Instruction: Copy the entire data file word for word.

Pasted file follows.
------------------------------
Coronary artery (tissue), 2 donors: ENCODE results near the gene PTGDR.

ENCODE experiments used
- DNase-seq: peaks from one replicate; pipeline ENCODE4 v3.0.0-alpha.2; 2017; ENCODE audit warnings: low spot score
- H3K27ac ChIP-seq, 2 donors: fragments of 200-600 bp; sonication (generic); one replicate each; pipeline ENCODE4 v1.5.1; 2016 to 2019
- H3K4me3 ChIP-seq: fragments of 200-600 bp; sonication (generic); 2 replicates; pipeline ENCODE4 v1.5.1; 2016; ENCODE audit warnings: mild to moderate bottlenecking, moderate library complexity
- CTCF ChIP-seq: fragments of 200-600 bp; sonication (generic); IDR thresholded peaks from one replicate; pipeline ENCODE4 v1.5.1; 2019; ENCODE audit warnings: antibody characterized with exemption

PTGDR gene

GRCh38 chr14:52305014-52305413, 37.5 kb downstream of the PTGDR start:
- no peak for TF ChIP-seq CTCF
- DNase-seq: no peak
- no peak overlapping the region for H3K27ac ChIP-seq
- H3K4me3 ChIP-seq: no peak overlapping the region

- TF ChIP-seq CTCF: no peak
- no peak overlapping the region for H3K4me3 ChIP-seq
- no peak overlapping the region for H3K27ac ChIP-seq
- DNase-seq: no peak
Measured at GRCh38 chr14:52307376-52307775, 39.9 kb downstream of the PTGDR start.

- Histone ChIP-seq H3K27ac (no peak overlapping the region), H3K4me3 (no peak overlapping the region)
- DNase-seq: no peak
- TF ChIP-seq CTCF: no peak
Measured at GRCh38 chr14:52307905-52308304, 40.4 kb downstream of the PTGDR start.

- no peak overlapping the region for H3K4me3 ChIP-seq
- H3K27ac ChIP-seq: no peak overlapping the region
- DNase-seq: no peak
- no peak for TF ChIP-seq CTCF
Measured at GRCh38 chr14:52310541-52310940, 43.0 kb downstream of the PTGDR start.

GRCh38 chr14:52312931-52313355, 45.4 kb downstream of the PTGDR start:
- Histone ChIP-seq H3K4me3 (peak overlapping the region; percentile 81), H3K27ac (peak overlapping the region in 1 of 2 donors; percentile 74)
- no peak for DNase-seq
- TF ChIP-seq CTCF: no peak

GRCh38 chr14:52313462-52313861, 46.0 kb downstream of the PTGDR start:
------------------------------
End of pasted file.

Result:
Coronary artery (tissue), 2 donors: ENCODE results near the gene PTGDR.

ENCODE experiments used
- DNase-seq: peaks from one replicate; pipeline ENCODE4 v3.0.0-alpha.2; 2017; ENCODE audit warnings: low spot score
- H3K27ac ChIP-seq, 2 donors: fragments of 200-600 bp; sonication (generic); one replicate each; pipeline ENCODE4 v1.5.1; 2016 to 2019
- H3K4me3 ChIP-seq: fragments of 200-600 bp; sonication (generic); 2 replicates; pipeline ENCODE4 v1.5.1; 2016; ENCODE audit warnings: mild to moderate bottlenecking, moderate library complexity
- CTCF ChIP-seq: fragments of 200-600 bp; sonication (generic); IDR thresholded peaks from one replicate; pipeline ENCODE4 v1.5.1; 2019; ENCODE audit warnings: antibody characterized with exemption

PTGDR gene

GRCh38 chr14:52305014-52305413, 37.5 kb downstream of the PTGDR start:
- no peak for TF ChIP-seq CTCF
- DNase-seq: no peak
- no peak overlapping the region for H3K27ac ChIP-seq
- H3K4me3 ChIP-seq: no peak overlapping the region

- TF ChIP-seq CTCF: no peak
- no peak overlapping the region for H3K4me3 ChIP-seq
- no peak overlapping the region for H3K27ac ChIP-seq
- DNase-seq: no peak
Measured at GRCh38 chr14:52307376-52307775, 39.9 kb downstream of the PTGDR start.

- Histone ChIP-seq H3K27ac (no peak overlapping the region), H3K4me3 (no peak overlapping the region)
- DNase-seq: no peak
- TF ChIP-seq CTCF: no peak
Measured at GRCh38 chr14:52307905-52308304, 40.4 kb downstream of the PTGDR start.

- no peak overlapping the region for H3K4me3 ChIP-seq
- H3K27ac ChIP-seq: no peak overlapping the region
- DNase-seq: no peak
- no peak for TF ChIP-seq CTCF
Measured at GRCh38 chr14:52310541-52310940, 43.0 kb downstream of the PTGDR start.

GRCh38 chr14:52312931-52313355, 45.4 kb downstream of the PTGDR start:
- Histone ChIP-seq H3K4me3 (peak overlapping the region; percentile 81), H3K27ac (peak overlapping the region in 1 of 2 donors; percentile 74)
- no peak for DNase-seq
- TF ChIP-seq CTCF: no peak

GRCh38 chr14:52313462-52313861, 46.0 kb downstream of the PTGDR start: